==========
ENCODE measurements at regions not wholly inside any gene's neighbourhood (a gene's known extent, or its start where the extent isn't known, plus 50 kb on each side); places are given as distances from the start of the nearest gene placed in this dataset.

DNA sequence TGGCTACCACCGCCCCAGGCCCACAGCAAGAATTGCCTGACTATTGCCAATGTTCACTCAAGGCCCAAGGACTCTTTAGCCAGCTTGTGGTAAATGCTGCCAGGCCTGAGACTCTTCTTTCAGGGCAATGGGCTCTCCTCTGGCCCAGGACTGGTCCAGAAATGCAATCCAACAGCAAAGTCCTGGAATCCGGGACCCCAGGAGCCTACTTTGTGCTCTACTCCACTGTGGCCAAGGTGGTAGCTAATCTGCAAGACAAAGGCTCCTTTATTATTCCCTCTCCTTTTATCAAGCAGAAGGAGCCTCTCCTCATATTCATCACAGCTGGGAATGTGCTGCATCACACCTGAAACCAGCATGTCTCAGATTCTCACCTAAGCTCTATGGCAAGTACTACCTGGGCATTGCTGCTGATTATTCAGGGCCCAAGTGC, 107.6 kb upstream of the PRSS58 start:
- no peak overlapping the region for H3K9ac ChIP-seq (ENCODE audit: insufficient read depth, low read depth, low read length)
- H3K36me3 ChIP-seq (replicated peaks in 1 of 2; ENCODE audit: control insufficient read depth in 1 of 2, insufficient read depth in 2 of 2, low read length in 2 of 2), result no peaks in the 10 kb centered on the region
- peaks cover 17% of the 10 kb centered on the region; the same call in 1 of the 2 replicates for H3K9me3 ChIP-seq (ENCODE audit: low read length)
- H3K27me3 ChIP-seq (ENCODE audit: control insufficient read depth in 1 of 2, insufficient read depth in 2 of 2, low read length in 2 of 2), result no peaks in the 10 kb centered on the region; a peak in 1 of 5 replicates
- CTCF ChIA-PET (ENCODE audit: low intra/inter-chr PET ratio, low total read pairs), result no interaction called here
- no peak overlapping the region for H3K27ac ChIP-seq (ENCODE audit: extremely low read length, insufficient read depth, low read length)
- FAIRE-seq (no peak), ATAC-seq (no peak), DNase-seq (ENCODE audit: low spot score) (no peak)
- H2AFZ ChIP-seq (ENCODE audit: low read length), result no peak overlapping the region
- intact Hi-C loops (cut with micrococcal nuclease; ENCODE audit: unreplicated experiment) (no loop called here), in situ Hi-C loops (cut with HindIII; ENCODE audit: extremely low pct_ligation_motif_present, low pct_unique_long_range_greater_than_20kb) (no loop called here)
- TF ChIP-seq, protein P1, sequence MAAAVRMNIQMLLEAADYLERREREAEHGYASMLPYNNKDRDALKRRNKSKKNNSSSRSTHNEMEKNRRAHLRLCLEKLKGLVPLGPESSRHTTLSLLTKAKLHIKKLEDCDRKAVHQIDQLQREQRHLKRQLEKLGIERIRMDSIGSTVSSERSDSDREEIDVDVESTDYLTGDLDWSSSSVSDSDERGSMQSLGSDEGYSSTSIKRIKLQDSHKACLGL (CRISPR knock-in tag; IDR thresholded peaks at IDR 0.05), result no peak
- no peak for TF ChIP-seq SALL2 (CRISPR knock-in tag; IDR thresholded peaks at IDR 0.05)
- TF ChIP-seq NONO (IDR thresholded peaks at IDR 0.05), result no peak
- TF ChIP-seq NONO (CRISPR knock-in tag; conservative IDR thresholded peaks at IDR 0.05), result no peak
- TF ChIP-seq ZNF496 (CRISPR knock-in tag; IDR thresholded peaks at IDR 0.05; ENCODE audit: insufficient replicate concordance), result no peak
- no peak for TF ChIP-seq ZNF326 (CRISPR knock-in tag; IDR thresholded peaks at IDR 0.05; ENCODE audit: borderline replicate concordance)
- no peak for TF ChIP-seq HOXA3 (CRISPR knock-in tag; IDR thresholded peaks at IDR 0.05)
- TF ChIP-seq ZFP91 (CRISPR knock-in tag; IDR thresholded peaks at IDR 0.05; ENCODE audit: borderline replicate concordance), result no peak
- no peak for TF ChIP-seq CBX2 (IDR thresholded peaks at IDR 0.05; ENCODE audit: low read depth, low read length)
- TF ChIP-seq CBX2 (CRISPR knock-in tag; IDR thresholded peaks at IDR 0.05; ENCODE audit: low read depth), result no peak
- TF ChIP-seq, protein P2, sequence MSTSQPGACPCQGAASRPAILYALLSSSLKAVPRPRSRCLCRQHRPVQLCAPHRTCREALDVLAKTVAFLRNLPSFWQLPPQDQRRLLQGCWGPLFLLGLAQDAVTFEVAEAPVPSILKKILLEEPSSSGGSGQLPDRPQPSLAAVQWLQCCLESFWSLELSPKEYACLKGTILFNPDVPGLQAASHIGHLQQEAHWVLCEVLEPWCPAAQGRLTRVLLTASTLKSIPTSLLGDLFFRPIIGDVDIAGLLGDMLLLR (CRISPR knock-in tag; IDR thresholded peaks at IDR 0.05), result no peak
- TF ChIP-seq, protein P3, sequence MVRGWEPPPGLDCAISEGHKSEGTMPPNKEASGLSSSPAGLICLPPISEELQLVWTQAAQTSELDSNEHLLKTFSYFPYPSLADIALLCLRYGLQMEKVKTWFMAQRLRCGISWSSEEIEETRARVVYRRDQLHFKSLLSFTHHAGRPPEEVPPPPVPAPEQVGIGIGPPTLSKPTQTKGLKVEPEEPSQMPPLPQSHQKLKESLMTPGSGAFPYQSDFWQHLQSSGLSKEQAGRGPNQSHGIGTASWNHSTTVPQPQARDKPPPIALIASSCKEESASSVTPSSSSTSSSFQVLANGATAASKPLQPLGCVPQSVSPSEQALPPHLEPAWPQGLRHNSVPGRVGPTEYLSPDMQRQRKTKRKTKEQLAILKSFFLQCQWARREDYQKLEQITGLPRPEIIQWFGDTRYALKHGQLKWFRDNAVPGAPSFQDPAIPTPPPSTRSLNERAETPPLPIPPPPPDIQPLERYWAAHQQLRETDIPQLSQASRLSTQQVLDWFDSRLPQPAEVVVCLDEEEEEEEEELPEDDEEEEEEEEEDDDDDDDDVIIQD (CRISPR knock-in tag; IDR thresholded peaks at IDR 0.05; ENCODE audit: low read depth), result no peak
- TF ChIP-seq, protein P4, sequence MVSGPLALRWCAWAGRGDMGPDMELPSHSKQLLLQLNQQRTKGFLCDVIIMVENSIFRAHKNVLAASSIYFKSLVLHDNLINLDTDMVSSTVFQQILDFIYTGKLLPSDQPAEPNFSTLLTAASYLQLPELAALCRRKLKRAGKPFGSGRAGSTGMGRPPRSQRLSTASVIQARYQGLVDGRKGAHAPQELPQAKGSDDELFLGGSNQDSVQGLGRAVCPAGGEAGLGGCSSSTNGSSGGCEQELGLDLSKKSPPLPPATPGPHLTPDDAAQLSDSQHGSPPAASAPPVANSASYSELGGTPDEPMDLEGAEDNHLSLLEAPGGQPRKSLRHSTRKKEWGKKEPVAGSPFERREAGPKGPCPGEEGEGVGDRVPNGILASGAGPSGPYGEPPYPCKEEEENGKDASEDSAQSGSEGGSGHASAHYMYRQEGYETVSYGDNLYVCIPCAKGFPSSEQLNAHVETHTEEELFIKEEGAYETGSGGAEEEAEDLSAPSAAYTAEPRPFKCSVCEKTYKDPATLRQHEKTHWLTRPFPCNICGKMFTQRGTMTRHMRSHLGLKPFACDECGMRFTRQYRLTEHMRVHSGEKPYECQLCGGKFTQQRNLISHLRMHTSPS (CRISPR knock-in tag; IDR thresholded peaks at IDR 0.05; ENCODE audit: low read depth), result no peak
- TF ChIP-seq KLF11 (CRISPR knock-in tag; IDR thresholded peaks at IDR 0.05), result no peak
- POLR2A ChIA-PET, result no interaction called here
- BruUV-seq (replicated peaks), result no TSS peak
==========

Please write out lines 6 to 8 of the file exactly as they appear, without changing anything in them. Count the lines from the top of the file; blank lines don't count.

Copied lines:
- H3K27me3 ChIP-seq (ENCODE audit: control insufficient read depth in 1 of 2, insufficient read depth in 2 of 2, low read length in 2 of 2), result no peaks in the 10 kb centered on the region; a peak in 1 of 5 replicates
- CTCF ChIA-PET (ENCODE audit: low intra/inter-chr PET ratio, low total read pairs), result no interaction called here
- no peak overlapping the region for H3K27ac ChIP-seq (ENCODE audit: extremely low read length, insufficient read depth, low read length)